Albatrosses leverage the energy of the wind to fly with essentially no mechanical cost to themselves, very rarely flapping their wings, and new work published Sep. 5 in the open access journal PLOS ONE offers insight into how exactly they accomplish this feat.
The researchers, led by Gottfried Sachs of the Technische Universitaet Muenchen and Francesco Bonadonna of the French National Centre for Scientific Research (CNRS), used advanced GPS tracking to determine that the energy gain during the albatross's "dynamic soaring" comes from a repeated oscillation consisting of a combined curve-altitude flight maneuver, with optimal adjustment for the wind. The results may provide inspiration for robotic aircraft that utilize the flight technique of albatrosses for engineless propulsion, the authors write.
Citation: Sachs G, Traugott J, Nesterova AP, Dell'Omo G, Ku¨mmeth F, et al. (2012) Flying at No Mechanical Energy Cost: Disclosing the Secret of Wandering Albatrosses. PLOS ONE 7(9): e41449. doi:10.1371/journal.pone.0041449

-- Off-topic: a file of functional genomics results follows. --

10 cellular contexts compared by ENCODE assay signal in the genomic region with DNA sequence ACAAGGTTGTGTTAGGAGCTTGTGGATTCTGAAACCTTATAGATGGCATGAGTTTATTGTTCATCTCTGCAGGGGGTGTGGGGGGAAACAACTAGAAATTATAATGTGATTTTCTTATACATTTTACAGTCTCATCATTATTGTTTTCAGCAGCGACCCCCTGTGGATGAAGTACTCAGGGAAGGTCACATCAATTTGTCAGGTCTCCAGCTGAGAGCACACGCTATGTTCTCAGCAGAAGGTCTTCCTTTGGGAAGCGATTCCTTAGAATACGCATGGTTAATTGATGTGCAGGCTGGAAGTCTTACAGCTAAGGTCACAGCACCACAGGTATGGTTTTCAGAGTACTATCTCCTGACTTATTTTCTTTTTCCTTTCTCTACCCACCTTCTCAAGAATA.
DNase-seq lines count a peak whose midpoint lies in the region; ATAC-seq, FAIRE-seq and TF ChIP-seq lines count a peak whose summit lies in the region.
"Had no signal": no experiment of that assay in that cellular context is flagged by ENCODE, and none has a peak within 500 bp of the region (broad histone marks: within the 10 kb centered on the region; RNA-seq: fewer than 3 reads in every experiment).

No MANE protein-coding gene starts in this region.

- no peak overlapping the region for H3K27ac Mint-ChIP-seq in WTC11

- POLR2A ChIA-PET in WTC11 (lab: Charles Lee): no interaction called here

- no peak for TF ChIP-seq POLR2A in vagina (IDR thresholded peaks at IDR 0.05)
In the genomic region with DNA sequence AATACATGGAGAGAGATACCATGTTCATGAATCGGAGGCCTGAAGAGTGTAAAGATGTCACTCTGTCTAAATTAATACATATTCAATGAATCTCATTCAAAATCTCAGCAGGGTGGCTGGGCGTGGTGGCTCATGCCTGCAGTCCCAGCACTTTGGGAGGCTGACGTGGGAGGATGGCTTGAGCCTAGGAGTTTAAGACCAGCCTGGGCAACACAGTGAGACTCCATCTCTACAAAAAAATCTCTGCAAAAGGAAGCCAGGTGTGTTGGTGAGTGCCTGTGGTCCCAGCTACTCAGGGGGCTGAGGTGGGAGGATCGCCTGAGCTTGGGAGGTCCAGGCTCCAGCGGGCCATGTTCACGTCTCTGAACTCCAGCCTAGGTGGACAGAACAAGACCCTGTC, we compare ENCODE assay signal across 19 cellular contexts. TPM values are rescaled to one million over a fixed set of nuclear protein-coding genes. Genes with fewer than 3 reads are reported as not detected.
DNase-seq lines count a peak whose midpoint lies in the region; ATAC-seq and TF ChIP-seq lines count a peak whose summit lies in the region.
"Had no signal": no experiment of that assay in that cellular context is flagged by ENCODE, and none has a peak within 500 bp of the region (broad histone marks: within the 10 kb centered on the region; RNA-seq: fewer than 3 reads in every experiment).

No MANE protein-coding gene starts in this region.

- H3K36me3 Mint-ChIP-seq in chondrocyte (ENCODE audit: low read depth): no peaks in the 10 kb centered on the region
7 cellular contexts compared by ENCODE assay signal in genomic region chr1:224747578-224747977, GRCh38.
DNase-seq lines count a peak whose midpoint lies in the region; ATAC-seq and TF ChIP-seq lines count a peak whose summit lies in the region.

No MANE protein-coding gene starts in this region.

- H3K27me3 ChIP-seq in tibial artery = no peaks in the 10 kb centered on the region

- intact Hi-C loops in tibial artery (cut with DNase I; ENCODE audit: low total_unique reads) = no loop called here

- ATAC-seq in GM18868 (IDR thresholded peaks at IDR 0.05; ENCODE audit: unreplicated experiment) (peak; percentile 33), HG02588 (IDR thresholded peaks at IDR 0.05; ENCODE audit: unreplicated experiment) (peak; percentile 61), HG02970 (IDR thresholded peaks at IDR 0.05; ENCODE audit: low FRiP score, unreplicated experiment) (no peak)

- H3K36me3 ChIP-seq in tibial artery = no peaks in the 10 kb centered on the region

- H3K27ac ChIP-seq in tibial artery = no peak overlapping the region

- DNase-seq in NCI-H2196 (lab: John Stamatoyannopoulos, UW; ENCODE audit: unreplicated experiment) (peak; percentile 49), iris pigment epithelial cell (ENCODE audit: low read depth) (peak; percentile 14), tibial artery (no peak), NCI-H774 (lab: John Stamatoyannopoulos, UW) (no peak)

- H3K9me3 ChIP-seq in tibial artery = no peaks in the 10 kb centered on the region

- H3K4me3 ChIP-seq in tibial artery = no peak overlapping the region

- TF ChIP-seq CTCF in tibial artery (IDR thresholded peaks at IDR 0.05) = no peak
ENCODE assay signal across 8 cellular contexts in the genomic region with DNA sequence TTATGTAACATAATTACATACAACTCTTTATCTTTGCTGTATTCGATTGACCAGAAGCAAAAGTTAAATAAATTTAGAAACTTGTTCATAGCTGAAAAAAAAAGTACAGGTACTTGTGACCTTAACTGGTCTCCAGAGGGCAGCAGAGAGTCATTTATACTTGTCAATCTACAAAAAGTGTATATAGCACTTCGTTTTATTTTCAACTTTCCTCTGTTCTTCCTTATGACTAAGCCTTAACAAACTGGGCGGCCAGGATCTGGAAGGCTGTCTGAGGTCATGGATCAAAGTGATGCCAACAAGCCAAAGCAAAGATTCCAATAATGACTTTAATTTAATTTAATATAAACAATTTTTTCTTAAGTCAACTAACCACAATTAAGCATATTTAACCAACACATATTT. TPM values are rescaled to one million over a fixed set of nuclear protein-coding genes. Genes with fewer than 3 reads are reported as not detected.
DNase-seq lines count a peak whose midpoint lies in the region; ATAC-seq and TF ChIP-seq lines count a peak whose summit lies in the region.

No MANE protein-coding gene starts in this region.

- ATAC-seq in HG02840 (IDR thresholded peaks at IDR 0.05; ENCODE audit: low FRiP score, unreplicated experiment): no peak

Financial Disclosure: This work was supported by Institut Polaire Franc¸ais Paul Emile Victor (IPEV, Program No. 354) A.P. Nesterova was supported by National Science Foundation International Research Fellowship (#0700939). G. Dell'Omo was supported by Ornis italica. The funders had no role in study design, data collection and analysis, decision to publish, or preparation of the manuscript.
Competing Interest Statement: Franz Ku¨mmeth and Wolfgang Heidrich are the owners of the company e-obs GmbH, and Giacomo Dell'Omo is the owner of Technosmart which built the GPS data loggers used in this study. This does not alter their adherence to all the PLOS ONE policies on sharing data and materials.
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